It is critical to understand that FAS is the oldest diagnosis that falls on the FASD spectrum, is the most severe and visibly identified form of FASD, and is the most researched. More importantly, approximately 10% of individuals on the spectrum have facial features.
Hence, when looking at research, we must distinguish whether we are looking at only those at one end of the spectrum such as FAS or at the whole spectrum of disorders under FASD. The numbers differ significantly.
Umbrella term includes:
Fetal Alcohol Syndrome (fAS)
Fetal Alcohol Effects (FAE)
Alcohol Related Birth Defects (ARBD)
Alcohol Related Neurodevelopmental Disorder (ARND)
- The highest incidence of FASD is in the European Region, which includes Russia at >20 per 1,000 children.
- U.S. between 15-20 and Canada 7.5-10,
- Remember, only 5% of youth and children with FASD are diagnosed, so these are conservative estimates. These estimates tell only a part of the FASD story.
- This data is important because it shows an interconnectedness: We are connected by migration, international adoptions, and may never know the history of some people who were exposed during pregnancy. Every country with high prevalence is concerned about alcohol use during pregnancy.
Estimated from the Results
One in every 67 women who consumed alcohol during pregnancy would deliver a child with FAS. This translates to ~119,000 children born with FAS in the world every year.
Again, if we included FASD, the number would be considerably larger. The World Health Organization has reason to be concerned,
So what do we do?
I’d like to switch to some studies that may help inform interventions
Example: West Australia youth detention study (10-17 yo)
Of 99 children assessed
- 88 (89%) was found to have at least one severe cognitive impairment/li>
- 36 of the 88 (41%) was diagnosed with an FASD
- Resulting in policies to train everyone to identify and modify treatment for everyone at the detention center.
Example: Study included Four Areas of the United States
- One in 20 first grade students (5%) was diagnosed with FASD.
- ~95% of people with FASD are un- or misdiagnosed.
Policies and programs are being developed at local levels:
Michigan, Texas, New Hampshire, are trying to sustain long-term training for their state social workers. Other states are trying to pass laws for increased services. Still others are trying to pass laws that recognize FASD as a developmental disability.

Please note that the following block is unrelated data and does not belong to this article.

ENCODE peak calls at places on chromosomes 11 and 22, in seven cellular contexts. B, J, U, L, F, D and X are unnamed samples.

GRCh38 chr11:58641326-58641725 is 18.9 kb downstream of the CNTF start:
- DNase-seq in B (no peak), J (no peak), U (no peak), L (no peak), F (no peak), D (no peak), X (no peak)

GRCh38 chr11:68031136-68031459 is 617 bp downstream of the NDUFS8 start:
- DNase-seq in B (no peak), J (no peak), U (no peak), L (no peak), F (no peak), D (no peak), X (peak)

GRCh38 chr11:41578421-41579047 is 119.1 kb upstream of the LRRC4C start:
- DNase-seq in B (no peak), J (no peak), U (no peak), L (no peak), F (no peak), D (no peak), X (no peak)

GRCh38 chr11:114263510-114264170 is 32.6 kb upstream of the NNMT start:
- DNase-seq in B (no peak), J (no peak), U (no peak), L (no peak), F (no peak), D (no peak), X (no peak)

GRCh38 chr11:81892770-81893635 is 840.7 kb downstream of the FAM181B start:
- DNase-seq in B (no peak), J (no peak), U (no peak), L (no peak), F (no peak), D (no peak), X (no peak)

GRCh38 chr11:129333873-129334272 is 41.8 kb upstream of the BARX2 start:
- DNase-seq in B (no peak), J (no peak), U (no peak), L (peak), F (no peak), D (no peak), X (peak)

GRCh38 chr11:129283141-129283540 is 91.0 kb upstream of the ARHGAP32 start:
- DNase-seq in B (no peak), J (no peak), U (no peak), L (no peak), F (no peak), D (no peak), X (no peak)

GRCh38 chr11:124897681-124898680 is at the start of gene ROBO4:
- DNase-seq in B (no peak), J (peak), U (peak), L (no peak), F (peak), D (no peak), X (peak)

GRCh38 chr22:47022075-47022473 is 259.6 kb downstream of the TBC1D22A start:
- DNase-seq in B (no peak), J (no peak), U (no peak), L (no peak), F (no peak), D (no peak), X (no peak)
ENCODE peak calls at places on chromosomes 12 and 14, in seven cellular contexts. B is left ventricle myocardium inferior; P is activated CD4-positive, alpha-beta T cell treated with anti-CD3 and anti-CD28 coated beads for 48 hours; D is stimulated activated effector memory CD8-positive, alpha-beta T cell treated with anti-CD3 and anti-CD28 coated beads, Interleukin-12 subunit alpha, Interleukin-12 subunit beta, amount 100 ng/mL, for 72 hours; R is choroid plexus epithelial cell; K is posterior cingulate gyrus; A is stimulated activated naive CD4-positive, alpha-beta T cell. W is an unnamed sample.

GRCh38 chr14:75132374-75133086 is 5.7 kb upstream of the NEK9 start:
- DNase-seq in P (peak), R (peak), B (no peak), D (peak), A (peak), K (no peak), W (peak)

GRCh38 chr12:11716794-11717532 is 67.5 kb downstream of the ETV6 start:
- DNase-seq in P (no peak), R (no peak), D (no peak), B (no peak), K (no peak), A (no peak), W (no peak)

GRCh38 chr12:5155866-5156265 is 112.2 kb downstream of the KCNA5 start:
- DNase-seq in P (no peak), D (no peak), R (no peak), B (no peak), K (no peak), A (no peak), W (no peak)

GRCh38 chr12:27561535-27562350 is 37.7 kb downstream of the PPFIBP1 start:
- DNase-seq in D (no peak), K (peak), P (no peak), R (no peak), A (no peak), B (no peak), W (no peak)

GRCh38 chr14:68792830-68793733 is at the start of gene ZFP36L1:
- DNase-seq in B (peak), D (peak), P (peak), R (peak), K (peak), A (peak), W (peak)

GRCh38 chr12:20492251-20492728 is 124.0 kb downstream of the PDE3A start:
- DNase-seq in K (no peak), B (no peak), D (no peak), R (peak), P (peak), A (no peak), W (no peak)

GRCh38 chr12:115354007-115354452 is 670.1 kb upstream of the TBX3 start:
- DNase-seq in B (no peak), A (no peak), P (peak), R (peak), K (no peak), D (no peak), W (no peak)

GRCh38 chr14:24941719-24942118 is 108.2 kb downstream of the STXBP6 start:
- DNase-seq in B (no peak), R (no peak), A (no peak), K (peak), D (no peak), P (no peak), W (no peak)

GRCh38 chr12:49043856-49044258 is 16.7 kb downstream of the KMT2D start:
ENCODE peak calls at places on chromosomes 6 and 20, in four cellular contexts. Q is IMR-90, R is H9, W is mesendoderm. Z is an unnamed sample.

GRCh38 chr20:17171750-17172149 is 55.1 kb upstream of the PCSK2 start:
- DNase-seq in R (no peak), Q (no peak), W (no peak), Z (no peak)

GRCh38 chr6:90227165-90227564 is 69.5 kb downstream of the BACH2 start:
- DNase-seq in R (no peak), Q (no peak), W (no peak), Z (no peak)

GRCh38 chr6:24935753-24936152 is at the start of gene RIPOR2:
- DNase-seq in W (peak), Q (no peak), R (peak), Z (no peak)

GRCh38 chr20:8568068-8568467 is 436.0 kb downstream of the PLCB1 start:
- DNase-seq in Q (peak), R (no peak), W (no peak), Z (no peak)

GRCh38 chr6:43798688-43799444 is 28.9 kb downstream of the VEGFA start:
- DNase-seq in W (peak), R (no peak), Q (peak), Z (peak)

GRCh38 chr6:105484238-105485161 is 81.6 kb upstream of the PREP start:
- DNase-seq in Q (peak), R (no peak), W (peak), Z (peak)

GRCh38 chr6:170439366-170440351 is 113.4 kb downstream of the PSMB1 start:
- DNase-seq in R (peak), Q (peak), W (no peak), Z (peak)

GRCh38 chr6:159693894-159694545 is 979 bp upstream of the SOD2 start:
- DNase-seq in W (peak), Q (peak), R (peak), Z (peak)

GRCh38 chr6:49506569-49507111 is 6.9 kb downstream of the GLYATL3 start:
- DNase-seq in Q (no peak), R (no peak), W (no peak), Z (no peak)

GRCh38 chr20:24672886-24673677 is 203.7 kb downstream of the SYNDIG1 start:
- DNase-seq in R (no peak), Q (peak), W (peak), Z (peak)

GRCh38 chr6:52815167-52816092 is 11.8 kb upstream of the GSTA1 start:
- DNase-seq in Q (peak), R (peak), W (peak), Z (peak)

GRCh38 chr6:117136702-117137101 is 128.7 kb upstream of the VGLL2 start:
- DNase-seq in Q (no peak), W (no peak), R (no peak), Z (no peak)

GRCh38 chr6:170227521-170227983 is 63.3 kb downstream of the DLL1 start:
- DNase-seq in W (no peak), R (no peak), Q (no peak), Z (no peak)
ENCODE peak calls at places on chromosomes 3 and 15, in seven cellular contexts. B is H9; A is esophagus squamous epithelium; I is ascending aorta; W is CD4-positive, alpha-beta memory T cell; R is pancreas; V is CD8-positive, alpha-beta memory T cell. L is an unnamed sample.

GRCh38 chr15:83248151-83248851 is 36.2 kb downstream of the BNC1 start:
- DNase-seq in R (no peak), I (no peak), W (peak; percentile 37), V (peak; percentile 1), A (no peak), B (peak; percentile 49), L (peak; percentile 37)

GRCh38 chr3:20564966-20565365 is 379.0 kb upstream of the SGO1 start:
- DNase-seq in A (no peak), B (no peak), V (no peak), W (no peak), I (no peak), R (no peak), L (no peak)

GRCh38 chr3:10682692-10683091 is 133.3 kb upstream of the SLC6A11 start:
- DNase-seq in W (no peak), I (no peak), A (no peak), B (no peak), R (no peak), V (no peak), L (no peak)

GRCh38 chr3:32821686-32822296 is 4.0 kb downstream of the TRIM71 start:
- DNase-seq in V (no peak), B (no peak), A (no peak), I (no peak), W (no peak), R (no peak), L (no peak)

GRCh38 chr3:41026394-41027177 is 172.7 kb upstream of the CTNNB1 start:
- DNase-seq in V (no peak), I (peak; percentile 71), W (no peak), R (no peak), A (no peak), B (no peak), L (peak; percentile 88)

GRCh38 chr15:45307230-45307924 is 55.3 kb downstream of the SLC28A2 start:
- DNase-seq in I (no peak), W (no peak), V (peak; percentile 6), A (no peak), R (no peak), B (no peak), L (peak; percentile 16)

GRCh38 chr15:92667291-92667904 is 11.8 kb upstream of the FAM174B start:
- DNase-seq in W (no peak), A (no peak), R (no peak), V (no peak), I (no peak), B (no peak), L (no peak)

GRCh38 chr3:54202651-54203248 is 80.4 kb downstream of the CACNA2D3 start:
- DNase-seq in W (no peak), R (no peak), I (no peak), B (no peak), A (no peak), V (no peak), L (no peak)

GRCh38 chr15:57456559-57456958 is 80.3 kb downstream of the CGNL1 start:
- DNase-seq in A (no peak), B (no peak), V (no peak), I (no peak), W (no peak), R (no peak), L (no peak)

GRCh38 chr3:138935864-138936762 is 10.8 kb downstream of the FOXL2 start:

We have tried to pass laws to increase services, training, and research in Hawaii and have not yet been successful.
A major difficulty that all programs face in the U.S. and perhaps in the Europe is the cultural value of alcohol consumption.
- The US has lowered federal taxes on alcohol (35% decline in the past 24 years;
production of wine increased $500,000 per producer)
- 900% increase in microbreweries
- Alcohol is more available than ever (movie theaters, painting classes, Disneyland, libraries)
- Alcohol is on social media, famous people are endorsing alcohol, alcohol pouches look like juice
- Without mass education about FASD and the risks of drinking during pregnancy, we will always have individuals with FASD. And hence, we must develop policies and programs to address the need.
Opportunities to Help
- 94% Mental health issues (multi-morbidities)
- 50% Adults abuse alcohol/drugs
- 5% live independently
- 80% Difficulty with employment
- 70% Trouble in school
- 60% Trouble with the law
- 45% Legal problems with sexual behaviors
Solution: Comprehensive Net of Support
Thanks for coming to this conference to help build FASD informed care.
Mahalo for reading
We must make the world possible for them.”
— K.K. . Yabusaki, 3/20/19
Resulting Policy & Practice Initiatives
- Conduct comprehensive neurodevelopmental & health assessments.
- Train officers to recognize and care for individuals with impairments.
- Train and change practices for police, child protection, education, health, and law.